Games that set out to teach a lesson in terms of life perspective in the context of romance and relationships are a bit rare. Part of the reason for this is, I think, the fact that there isn’t really a one-size-fits-all approach to portraying relationships. They’re so varied and different that it’s a bit tough to come upon something that could be seen as universal truth or which happens in every single relationship, all the times. Sure, there are tropes, but that’s exactly what they are – happenings that are often a little overdone.
Embracing the new and uncertain isn’t for everyone. I know I’ve always been, for the most part, a play it safe kind of person, especially as I’ve gotten older and I have more than just me to look out for. It’s not that I’m terribly risk-averse, but more along the lines of being cognizant of what I decide and what I do having an effect on others. Still, that doesn’t mean that I’m not keen to try a leap of faith once in a while when appropriate, which is the whole point of today’s entry.
I was surprised that it took this long to see an entry that involved a museum. Museums are made for meditation and reflection, but have a visual element to help you along on that front. Whether it’s to look at an art movement, or a science exhibit, or an anthropological exhibit about the history of man or beast, museums have been designed to get us to look inward as we look outward at observing things. Today’s game involved not only going to the museum but doing so on your own in order to be able to look and think at your own pace, and to ensure that you took the appropriate amount of time to appreciate what you’re seeing.
Cats were a recent focus of one of the Meditation Games entries from the past couple weeks or so, but if there’s any pet that provides a seemingly endless set of subjects to talk about and deal with, it’s cats. One of those subjects is most certainly the fact that they do what they want and aren’t concerned with silly things like inconveniencing humans or being worried about where they’re walking.
Choose your own adventure is, I think, an underappreciated genre in games. You see it in some of the moral choice games that we’ve seen pop up in the last 5-10 years, certainly – but I sort of feel like choice is a difficult metric to measure as far as appreciation. Part of this may be the fact that you’re boxed in when it comes to making choices. Even in the biggest, most open world games that state that you have choice as a whole, you’re still in a linear box that does, at some point, limit you to the game’s borders.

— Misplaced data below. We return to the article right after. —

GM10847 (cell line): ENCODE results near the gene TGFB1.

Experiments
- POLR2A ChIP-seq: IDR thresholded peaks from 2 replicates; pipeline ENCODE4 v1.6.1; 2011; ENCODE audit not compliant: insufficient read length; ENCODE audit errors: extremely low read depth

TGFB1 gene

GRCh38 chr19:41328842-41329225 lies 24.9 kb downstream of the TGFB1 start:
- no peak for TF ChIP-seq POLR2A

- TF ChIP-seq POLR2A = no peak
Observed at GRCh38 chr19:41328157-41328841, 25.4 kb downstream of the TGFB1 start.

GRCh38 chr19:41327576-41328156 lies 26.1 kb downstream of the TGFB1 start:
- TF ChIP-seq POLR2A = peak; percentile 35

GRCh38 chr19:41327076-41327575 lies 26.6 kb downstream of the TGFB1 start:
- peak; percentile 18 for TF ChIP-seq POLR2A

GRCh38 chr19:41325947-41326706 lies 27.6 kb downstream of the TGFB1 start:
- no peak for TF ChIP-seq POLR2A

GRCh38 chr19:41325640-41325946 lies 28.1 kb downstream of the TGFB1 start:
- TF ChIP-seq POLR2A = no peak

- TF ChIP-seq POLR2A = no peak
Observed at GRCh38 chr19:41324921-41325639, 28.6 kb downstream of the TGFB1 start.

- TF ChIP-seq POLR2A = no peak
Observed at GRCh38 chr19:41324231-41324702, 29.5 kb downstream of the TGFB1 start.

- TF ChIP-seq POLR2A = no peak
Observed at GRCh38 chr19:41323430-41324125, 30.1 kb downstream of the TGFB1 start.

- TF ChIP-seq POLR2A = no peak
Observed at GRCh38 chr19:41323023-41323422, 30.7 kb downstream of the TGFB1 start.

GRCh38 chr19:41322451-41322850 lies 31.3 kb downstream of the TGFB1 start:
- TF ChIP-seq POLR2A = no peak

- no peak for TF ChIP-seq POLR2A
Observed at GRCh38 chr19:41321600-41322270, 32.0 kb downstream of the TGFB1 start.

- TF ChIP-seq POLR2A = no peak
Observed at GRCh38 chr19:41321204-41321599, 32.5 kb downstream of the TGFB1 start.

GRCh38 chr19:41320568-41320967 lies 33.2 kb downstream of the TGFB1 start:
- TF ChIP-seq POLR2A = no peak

Determination is a big part of trying to ensure that you accomplish what you want to in life. While it isn’t the whole of every recipe to do so, and is by no means a guarantee of success, sheer will isn’t something that is to be underestimated, especially as it relates to being able to get to where you need to one step at a time. Such as it is that this Meditation Games entry is about that very feeling and that very trait, especially in the face of hardship and difficulty.
Contemplation is a big part of meditation, in part because of the fact that it forces you out of your frame of reference and into one that has you look at what you’ve decided and took action on in your life. In a sometimes hectic world where decisions can sometimes be made in the moment and where big choices can have you moving a mile a minute without being able to think about them, being able to take time to think about what’s happened can arm yourself for the future. A bus ride, especially one that occurs over the course of hours, is one setting where this can be processed and thought about, and is the perfect setting for this entry.
When you find someone that you can rely on and count on, as Javier appears to have in today’s Meditation Game, there is a sense of confidence and even invincibility that surrounds you, much like a cloak on a cold winter day. You feel like you can take on anything, work through anything, and stand any hardship. You feel that you can pick up cars, carry children out of a burning building, and in essence be ready for the inevitable challenges the world throws at you. Finding someone like this is a rare gift, and whether it show up in the form of a close family member, someone you become involved with romantically or someone who becomes one of your best friends, it’s a great feeling to have.
Color is associated most commonly with being vibrant and full of life, of being surrounded by a wonder and an appreciation for ones own environment. It’s one of the things that most of us take for granted as far as being able to see it and see those differences. In nature is probably where you see that the most, because there are so many different shades, hues, and colorings to see among the vastness of land untouched by modern man. In nature itself, there are days in which this is so very apparent as well, which is why today’s Meditation Game from Colorfiction is both bright and significant in its presentation.
It’s funny sometimes how pets can sometimes acquire value that can exceed that of another human being. Most people who have pets accept them as family, so it’s already a given that they’re equal to any other family member in their eyes. But every so often, the value goes even higher, and curiously enough, happens more often with cats. It might be because of the fact that they seem to hold themselves in higher esteem and mostly expect to be treated well (or perhaps even better) compared to their human counterparts.